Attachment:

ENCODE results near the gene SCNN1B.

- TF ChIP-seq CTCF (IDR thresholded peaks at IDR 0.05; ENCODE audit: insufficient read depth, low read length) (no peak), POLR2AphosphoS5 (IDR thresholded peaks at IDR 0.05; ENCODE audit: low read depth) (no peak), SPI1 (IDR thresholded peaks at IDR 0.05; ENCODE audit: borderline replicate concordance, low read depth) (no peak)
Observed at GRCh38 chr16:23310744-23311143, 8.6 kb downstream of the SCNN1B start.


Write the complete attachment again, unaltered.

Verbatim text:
ENCODE results near the gene SCNN1B.

- TF ChIP-seq CTCF (IDR thresholded peaks at IDR 0.05; ENCODE audit: insufficient read depth, low read length) (no peak), POLR2AphosphoS5 (IDR thresholded peaks at IDR 0.05; ENCODE audit: low read depth) (no peak), SPI1 (IDR thresholded peaks at IDR 0.05; ENCODE audit: borderline replicate concordance, low read depth) (no peak)
Observed at GRCh38 chr16:23310744-23311143, 8.6 kb downstream of the SCNN1B start.